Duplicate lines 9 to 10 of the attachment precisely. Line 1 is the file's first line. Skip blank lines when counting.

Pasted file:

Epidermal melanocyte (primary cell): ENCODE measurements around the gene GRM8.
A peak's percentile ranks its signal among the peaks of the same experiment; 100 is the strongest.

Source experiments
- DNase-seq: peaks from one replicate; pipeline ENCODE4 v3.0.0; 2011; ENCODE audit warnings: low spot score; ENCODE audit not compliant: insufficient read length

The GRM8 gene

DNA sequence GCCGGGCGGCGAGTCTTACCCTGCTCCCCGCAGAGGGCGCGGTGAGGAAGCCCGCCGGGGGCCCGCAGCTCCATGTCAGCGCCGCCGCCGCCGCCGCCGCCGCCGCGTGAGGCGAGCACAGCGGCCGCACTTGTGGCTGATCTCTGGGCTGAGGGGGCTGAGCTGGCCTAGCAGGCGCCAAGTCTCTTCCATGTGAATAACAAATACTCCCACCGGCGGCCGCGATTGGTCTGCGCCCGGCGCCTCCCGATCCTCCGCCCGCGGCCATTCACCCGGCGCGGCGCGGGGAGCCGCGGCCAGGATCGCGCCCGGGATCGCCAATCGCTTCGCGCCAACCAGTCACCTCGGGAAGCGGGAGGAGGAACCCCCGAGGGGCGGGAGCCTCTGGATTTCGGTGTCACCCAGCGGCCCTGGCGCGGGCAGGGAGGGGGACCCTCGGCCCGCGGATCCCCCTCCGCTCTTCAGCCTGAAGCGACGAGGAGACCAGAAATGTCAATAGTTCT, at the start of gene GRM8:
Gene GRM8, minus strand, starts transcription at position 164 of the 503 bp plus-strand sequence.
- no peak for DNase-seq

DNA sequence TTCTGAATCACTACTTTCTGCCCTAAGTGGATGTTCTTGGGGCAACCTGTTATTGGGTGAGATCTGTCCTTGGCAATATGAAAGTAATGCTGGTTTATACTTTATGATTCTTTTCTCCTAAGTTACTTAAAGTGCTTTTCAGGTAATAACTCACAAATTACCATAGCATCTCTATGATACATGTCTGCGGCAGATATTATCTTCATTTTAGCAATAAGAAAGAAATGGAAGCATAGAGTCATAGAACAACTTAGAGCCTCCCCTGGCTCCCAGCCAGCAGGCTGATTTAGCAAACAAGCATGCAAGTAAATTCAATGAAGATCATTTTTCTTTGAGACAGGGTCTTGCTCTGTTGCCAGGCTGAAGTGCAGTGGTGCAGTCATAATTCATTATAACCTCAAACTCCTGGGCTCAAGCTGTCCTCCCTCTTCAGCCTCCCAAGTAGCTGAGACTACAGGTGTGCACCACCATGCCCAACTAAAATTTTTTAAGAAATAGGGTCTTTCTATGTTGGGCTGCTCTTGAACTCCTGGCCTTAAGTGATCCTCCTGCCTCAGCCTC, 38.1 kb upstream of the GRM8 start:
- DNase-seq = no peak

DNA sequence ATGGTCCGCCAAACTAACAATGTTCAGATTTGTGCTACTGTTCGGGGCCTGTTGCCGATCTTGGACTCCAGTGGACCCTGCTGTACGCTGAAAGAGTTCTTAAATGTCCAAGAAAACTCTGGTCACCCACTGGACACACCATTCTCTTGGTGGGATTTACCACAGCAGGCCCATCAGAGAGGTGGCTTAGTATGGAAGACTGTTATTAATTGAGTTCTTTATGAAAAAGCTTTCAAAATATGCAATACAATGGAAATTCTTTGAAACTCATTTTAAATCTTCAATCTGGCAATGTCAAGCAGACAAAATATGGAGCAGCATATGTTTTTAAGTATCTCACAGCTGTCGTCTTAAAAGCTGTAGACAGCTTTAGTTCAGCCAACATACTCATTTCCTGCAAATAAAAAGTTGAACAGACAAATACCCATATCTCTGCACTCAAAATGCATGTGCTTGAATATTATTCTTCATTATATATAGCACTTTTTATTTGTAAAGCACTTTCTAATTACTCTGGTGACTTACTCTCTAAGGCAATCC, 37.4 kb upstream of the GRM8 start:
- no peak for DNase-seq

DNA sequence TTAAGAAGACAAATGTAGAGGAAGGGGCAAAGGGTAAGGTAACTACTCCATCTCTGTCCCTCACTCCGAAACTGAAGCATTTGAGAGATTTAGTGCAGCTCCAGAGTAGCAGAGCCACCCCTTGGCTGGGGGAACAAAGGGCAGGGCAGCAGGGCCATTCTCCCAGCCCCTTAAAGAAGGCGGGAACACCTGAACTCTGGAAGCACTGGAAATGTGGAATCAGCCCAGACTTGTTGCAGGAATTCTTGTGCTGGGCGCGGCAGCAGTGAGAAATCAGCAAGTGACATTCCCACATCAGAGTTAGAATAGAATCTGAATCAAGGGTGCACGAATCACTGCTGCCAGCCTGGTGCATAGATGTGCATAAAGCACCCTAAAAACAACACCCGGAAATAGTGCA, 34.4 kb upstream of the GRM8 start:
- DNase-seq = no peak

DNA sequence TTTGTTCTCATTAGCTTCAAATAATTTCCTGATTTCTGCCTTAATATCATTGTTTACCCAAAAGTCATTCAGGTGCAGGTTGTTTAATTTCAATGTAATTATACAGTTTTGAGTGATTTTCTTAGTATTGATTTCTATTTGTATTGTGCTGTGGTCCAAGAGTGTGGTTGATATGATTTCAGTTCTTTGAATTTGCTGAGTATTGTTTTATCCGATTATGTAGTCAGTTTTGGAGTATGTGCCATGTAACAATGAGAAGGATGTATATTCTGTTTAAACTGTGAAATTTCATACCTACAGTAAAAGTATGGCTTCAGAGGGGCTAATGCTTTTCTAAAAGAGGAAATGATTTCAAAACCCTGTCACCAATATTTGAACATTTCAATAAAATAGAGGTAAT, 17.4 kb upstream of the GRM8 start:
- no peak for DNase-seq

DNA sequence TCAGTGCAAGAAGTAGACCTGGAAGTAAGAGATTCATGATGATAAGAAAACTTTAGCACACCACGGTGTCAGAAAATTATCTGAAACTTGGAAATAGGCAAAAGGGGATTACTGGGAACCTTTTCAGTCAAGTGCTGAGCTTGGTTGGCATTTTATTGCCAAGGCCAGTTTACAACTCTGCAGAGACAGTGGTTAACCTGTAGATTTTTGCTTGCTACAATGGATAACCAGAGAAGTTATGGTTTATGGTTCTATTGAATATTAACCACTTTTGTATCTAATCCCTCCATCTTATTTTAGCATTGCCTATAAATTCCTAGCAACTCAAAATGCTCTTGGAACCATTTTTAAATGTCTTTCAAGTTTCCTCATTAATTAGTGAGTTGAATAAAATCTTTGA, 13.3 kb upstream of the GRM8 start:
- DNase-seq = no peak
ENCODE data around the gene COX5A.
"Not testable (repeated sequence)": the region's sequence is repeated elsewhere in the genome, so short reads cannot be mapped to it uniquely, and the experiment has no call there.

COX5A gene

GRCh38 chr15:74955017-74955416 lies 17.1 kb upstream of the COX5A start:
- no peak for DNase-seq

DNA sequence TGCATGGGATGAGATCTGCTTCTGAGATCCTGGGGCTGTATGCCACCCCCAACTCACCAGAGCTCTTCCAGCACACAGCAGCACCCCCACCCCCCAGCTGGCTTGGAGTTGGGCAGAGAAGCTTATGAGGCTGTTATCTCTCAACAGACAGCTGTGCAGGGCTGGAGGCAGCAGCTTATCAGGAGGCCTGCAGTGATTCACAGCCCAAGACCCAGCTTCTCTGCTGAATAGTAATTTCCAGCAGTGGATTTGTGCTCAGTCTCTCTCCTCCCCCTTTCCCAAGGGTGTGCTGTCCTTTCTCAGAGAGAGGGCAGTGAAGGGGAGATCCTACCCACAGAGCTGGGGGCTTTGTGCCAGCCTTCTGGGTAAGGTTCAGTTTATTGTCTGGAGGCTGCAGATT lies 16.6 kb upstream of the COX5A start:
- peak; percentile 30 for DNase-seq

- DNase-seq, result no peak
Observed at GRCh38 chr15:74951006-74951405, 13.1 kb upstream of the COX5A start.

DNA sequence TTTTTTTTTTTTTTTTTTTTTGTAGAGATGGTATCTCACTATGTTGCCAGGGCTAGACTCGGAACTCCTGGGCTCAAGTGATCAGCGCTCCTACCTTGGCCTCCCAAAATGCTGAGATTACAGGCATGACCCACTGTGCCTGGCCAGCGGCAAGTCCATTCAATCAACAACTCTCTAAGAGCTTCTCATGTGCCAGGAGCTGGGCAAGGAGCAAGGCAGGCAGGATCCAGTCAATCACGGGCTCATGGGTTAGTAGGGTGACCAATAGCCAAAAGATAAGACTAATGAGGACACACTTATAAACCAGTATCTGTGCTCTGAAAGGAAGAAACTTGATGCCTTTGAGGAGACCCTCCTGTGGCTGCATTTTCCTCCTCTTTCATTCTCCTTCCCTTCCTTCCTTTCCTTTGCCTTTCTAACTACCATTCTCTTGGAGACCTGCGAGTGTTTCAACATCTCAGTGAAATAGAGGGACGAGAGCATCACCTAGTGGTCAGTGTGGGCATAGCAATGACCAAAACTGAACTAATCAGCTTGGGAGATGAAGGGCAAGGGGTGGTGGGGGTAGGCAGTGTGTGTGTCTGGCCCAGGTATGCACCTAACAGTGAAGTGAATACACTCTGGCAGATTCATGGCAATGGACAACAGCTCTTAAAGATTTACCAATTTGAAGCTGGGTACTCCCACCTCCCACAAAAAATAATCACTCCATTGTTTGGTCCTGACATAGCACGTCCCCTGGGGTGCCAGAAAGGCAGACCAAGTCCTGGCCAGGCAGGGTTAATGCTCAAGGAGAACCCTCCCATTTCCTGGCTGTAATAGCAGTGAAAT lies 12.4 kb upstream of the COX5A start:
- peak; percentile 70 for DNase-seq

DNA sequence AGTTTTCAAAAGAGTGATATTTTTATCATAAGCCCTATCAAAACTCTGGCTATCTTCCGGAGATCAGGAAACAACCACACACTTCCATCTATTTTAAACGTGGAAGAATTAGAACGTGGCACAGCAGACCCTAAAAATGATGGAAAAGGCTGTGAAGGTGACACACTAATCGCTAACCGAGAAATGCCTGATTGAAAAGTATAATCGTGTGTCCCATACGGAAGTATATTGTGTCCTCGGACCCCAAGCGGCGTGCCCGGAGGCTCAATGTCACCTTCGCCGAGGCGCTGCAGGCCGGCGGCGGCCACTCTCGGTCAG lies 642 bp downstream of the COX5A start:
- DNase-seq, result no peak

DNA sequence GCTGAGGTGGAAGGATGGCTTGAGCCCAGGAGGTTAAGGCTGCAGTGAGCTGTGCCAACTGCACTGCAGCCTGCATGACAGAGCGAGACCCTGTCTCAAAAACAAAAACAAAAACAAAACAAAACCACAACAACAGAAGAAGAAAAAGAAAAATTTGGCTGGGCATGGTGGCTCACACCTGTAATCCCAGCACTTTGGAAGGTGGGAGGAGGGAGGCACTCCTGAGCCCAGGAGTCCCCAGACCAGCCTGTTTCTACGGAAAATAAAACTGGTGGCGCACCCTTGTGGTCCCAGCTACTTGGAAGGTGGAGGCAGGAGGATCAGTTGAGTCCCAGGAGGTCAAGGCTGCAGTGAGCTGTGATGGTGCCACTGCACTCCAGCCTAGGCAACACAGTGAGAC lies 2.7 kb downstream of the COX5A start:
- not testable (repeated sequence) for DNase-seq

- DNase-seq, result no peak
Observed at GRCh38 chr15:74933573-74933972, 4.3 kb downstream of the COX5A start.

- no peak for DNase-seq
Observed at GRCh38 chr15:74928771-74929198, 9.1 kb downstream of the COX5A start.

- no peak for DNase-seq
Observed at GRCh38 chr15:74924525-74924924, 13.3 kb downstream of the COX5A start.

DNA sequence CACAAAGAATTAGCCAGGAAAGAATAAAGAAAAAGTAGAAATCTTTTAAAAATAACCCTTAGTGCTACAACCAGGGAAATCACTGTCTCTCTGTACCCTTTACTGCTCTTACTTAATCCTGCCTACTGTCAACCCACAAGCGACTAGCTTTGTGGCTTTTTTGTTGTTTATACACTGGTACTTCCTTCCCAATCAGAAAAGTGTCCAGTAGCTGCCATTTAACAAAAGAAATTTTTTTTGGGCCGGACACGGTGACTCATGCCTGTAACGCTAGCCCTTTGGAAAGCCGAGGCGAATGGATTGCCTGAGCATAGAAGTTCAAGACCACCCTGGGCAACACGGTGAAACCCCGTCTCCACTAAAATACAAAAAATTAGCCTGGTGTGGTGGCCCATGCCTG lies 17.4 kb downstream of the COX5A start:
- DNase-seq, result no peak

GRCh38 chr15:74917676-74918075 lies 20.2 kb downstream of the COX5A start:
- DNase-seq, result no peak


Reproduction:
DNA sequence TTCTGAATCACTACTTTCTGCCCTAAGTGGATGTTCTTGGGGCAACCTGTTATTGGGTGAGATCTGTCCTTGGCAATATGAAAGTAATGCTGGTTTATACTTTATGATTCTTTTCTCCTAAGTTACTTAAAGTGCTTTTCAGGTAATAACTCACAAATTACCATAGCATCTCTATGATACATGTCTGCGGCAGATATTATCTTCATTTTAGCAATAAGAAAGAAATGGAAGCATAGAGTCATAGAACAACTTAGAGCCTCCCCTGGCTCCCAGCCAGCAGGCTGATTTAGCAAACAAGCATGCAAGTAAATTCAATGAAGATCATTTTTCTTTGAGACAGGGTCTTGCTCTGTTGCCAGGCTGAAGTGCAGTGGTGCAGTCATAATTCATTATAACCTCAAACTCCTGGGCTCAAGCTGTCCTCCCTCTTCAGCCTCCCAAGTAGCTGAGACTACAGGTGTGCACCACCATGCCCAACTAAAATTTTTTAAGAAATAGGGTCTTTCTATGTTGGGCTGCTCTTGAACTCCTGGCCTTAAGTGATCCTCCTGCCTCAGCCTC, 38.1 kb upstream of the GRM8 start:
- DNase-seq = no peak